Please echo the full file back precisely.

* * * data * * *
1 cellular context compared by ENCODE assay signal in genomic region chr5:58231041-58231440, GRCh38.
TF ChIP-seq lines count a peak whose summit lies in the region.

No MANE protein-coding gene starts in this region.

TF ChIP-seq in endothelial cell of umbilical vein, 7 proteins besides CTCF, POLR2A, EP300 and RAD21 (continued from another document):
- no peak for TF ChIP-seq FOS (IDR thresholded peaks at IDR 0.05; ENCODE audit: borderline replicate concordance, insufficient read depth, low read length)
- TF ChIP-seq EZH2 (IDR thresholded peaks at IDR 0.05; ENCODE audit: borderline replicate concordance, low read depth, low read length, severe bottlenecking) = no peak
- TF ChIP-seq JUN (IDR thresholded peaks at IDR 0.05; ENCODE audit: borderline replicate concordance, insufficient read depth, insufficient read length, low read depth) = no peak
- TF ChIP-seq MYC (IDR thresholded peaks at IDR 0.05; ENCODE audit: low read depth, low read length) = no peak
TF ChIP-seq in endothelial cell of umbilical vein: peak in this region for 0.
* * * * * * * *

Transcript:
1 cellular context compared by ENCODE assay signal in genomic region chr5:58231041-58231440, GRCh38.
TF ChIP-seq lines count a peak whose summit lies in the region.

No MANE protein-coding gene starts in this region.

TF ChIP-seq in endothelial cell of umbilical vein, 7 proteins besides CTCF, POLR2A, EP300 and RAD21 (continued from another document):
- no peak for TF ChIP-seq FOS (IDR thresholded peaks at IDR 0.05; ENCODE audit: borderline replicate concordance, insufficient read depth, low read length)
- TF ChIP-seq EZH2 (IDR thresholded peaks at IDR 0.05; ENCODE audit: borderline replicate concordance, low read depth, low read length, severe bottlenecking) = no peak
- TF ChIP-seq JUN (IDR thresholded peaks at IDR 0.05; ENCODE audit: borderline replicate concordance, insufficient read depth, insufficient read length, low read depth) = no peak
- TF ChIP-seq MYC (IDR thresholded peaks at IDR 0.05; ENCODE audit: low read depth, low read length) = no peak
TF ChIP-seq in endothelial cell of umbilical vein: peak in this region for 0.